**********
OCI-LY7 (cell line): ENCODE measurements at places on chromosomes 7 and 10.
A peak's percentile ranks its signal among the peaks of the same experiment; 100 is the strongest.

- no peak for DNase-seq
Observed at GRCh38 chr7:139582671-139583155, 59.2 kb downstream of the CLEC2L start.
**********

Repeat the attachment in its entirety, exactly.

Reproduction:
OCI-LY7 (cell line): ENCODE measurements at places on chromosomes 7 and 10.
A peak's percentile ranks its signal among the peaks of the same experiment; 100 is the strongest.

- no peak for DNase-seq
Observed at GRCh38 chr7:139582671-139583155, 59.2 kb downstream of the CLEC2L start.